PING’s SFT (Straight Flight Technology) has been around for years, but in this driver, it has been further refined and offers a great solution for those dreaded banana balls. The SFT features three key characteristics that can help you smash those drives straighter. First, the center of gravity has been shifted towards the heel and further in the back of the clubhead. Second is the lighter swing weight that helps players square the club face when striking the ball. And finally, the crown design and ridges placed on top of the clubhead helps the player align properly. When combined, these features promote a straighter and higher tee shot with a draw bias by helping the player feel they are swinging inside-out.
Faster clubhead speeds lead to faster ball speeds, which lead to longer drives. Sounds pretty great right? That’s where the aerodynamic design of the clubhead really shines. The thin titanium clubface helps create those fast ball speeds as well with a high level of forgiveness on off-center hits. One more thing, the looks and feel of the driver simply has the golfer thinking the word ‘speed’.
2. Cobra Radspeed Xtreme Driver - Most Forgiving Beginners Driver
- Light weight driver, easier to swing
- Improved CG for higher launch angles
- Attractive price point
- Light weight may not be suitable when your swing speed increases
Starting with the clubhead, Cobra has reduced the weight by 10 grams by using carbon fiber in the crown instead of a typical titanium material. Carbon fiber is a light but sturdy material, so it does not reduce the club’s MOI (moment of inertia), the forgiveness factor for keeping your mishits decently long and straight. High handicap players ideally should prioritize forgiveness when shopping for drivers. If you have no idea what MOI really is, we have you covered. We detail this important factor near the bottom of this article.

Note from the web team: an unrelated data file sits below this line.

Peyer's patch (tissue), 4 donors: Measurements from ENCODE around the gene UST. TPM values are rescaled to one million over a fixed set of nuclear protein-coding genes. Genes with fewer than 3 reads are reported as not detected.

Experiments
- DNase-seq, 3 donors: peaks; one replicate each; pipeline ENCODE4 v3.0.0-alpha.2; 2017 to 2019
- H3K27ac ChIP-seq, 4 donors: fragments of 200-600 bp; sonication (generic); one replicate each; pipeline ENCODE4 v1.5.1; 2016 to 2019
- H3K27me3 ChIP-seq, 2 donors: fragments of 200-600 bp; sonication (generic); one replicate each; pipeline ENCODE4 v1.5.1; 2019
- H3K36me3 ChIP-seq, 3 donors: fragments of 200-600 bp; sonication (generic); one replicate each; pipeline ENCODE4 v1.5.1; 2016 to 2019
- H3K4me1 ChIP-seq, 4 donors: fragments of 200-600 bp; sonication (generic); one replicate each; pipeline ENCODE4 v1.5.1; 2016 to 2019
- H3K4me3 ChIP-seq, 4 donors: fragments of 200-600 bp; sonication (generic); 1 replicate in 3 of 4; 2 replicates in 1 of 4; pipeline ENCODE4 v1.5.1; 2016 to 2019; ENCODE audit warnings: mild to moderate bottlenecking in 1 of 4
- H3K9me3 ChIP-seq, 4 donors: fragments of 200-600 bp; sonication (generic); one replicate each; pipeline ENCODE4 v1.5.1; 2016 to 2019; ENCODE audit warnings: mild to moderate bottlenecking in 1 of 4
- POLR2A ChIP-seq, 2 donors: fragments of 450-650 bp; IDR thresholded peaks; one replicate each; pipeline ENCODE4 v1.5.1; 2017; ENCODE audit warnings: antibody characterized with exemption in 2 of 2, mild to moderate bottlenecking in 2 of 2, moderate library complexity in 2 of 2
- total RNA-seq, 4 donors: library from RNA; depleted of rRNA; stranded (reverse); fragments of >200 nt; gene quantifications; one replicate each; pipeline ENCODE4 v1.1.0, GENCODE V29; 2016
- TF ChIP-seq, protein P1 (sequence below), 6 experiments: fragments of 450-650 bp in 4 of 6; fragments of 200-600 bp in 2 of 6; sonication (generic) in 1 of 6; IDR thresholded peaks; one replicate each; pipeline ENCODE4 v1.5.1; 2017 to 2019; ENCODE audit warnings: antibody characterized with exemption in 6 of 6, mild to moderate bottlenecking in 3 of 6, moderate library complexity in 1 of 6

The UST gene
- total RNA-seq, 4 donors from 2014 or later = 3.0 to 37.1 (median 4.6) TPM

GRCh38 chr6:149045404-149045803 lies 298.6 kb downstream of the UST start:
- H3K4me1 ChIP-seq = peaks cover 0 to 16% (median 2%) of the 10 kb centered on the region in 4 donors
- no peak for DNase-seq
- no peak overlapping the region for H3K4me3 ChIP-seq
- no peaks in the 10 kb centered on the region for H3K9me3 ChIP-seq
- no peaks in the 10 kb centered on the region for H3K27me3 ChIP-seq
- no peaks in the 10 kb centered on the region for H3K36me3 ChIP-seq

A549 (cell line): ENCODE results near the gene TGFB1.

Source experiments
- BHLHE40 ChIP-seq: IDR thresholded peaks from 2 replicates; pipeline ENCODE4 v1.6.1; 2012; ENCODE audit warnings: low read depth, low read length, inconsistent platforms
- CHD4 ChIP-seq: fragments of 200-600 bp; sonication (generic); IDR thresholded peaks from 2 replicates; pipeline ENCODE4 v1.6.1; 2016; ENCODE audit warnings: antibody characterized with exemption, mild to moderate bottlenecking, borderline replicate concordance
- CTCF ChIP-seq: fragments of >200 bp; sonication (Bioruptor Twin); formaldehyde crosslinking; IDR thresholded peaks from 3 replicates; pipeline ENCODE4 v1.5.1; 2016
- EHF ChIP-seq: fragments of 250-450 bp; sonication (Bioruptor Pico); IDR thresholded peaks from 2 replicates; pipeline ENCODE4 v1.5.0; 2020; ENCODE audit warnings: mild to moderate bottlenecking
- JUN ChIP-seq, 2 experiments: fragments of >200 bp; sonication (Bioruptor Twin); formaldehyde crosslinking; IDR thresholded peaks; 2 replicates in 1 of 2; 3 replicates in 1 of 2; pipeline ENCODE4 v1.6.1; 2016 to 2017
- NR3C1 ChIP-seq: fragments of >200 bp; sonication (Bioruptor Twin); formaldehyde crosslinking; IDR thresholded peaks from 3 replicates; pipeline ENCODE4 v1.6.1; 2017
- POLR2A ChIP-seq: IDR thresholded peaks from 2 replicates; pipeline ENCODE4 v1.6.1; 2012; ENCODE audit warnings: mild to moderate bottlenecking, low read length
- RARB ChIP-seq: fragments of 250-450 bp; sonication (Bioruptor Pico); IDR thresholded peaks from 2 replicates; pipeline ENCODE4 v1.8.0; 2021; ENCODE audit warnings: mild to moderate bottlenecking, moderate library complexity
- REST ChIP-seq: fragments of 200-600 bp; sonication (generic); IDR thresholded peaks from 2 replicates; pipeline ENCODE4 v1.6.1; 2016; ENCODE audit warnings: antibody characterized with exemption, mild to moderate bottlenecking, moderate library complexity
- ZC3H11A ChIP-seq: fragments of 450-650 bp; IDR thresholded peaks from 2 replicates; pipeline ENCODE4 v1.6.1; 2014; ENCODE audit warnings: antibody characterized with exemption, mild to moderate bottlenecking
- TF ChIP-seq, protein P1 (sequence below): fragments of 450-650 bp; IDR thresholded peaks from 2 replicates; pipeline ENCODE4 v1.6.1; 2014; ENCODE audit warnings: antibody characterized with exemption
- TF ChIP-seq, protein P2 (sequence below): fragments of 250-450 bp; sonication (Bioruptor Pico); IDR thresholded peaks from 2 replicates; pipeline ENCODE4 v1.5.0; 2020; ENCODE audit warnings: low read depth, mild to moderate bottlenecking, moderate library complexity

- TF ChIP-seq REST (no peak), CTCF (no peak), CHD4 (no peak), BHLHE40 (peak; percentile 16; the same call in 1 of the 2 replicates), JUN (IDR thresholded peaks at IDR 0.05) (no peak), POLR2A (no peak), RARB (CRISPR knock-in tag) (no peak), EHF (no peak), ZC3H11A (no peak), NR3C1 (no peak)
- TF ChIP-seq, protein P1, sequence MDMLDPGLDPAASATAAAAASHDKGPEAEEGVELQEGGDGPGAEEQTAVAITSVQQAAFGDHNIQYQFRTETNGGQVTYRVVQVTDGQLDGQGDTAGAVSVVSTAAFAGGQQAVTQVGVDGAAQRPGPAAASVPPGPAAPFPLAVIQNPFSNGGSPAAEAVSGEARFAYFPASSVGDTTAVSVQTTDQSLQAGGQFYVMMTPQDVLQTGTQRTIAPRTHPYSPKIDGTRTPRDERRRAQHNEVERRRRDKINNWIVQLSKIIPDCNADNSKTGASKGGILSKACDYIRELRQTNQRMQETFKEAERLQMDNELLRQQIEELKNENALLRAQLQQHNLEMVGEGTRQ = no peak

Another important feature is the perimeter weighting in the clubhead. Additional weighting is positioned toward the back and heel of the clubhead for two purposes. One, the CG is moved further back allowing tee shots launch higher and travel further. Second, the weighting in the heel helps golfers reduce (but not eliminate) slicing tendencies. Slicing (shots going severely left to right for right-handed players) is very common among high handicap players, so this weighting design helps straighten shots.
The Radspeed Xtreme also comes in an offset version where the clubface is moved slightly back behind the hozzle. This further helps reduce slicing and assists golfers in squaring the club.
“Go lighter. Go longer.” This is Cobra Golf’s motto for their new version of their Cobra Rad drivers. From club head to shaft to grip, Cobra’s choice of materials and design has led to an even lighter driver compared to previous years’ designs. Typically, high handicap players’ swing speeds are on the low to mid range. Reducing weight leads to faster swing speeds and therefore longer distances.
3. Callaway Mavrik Max - Best Sounding Beginners Driver
- AI (Artificial Intelligence) Designed Flash Face for higher ball speeds
- Jailbreak bars between the sole and crown for improved MOI
- Carbon crown and FS2S titanium face for lighter weight and faster clubhead speed
- Improved forgiveness with the Jailbreak Bars Technology
- Satisfying sound and feel
- Adjustable loft and interchangeable weight options
- Lighter feel for faster swing speed and distances
- Price. The Mavrik Max is one of the more expensive drivers on the market so this would essentially be a long-term investment in your driver game.
If you enjoyed Callaway’s Epic Flash driver, the Mavrik Max will level you up even more. Callaway continues to use their revered AI technology in designing great drivers, and their Mavrik edition is likely their best product line yet. The three drivers on this line are the Mavrik, Mavrik Max and Mavrik Sub Zero. Our article will highlight the Mavrik Max only as it is geared towards high handicap players.
There are slight differences from the two models. The Mavrik Max does promote a higher ball launch compared to the Sub Zero and has adjustable weights where the regular Mavrik does not. It also has a slightly different head design than the Mavrik, but this allows the CG to be positioned further back in the clubhead allowing for higher ball flights.
The Mavrik tested near the top of the pack for distances, so mix in a little bit of forgiveness and you get the Mavrik Max. An unbelievable sound off the face, tons of adjustability for loft, and interchangeable weights mean you can customize this puppy just how you want!
4. TaylorMade Sim 2 Max - Longest Beginners Driver
- Asymmetric sole and Inertia Generator – provides forgiveness and improved aerodynamics for faster clubhead speed
- Speed Injected Twist Face – helps reduce sidespin for mishits to fly straighter
- Thru-Slot Speed Pocket Technology – Creates higher ball speed with improved forgiveness
- Inverted Cone Technology – results in a larger sweet spot and better performance on off center hits
- Plenty of technology in this driver to help drives fly straighter and longer
- Larger face design compared to other Taylormade drivers for improved forgiveness